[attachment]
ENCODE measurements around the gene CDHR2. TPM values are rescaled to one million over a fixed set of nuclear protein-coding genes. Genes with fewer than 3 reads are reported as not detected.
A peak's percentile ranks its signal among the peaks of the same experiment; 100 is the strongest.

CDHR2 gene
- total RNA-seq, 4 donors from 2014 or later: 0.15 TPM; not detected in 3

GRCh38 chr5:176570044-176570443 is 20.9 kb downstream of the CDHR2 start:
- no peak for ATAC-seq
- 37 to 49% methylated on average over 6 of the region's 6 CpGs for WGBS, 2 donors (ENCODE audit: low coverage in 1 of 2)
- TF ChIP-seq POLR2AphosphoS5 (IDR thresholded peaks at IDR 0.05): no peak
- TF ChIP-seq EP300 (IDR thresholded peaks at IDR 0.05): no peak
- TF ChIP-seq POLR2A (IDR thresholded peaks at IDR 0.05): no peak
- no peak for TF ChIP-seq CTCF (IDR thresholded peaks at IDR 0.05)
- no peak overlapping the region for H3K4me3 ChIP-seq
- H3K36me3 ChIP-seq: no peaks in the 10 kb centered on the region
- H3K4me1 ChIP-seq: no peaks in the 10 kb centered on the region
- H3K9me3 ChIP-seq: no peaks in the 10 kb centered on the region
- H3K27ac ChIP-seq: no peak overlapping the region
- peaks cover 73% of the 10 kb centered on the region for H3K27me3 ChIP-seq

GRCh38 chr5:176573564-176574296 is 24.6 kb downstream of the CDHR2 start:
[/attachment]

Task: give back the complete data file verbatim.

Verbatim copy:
ENCODE measurements around the gene CDHR2. TPM values are rescaled to one million over a fixed set of nuclear protein-coding genes. Genes with fewer than 3 reads are reported as not detected.
A peak's percentile ranks its signal among the peaks of the same experiment; 100 is the strongest.

CDHR2 gene
- total RNA-seq, 4 donors from 2014 or later: 0.15 TPM; not detected in 3

GRCh38 chr5:176570044-176570443 is 20.9 kb downstream of the CDHR2 start:
- no peak for ATAC-seq
- 37 to 49% methylated on average over 6 of the region's 6 CpGs for WGBS, 2 donors (ENCODE audit: low coverage in 1 of 2)
- TF ChIP-seq POLR2AphosphoS5 (IDR thresholded peaks at IDR 0.05): no peak
- TF ChIP-seq EP300 (IDR thresholded peaks at IDR 0.05): no peak
- TF ChIP-seq POLR2A (IDR thresholded peaks at IDR 0.05): no peak
- no peak for TF ChIP-seq CTCF (IDR thresholded peaks at IDR 0.05)
- no peak overlapping the region for H3K4me3 ChIP-seq
- H3K36me3 ChIP-seq: no peaks in the 10 kb centered on the region
- H3K4me1 ChIP-seq: no peaks in the 10 kb centered on the region
- H3K9me3 ChIP-seq: no peaks in the 10 kb centered on the region
- H3K27ac ChIP-seq: no peak overlapping the region
- peaks cover 73% of the 10 kb centered on the region for H3K27me3 ChIP-seq

GRCh38 chr5:176573564-176574296 is 24.6 kb downstream of the CDHR2 start: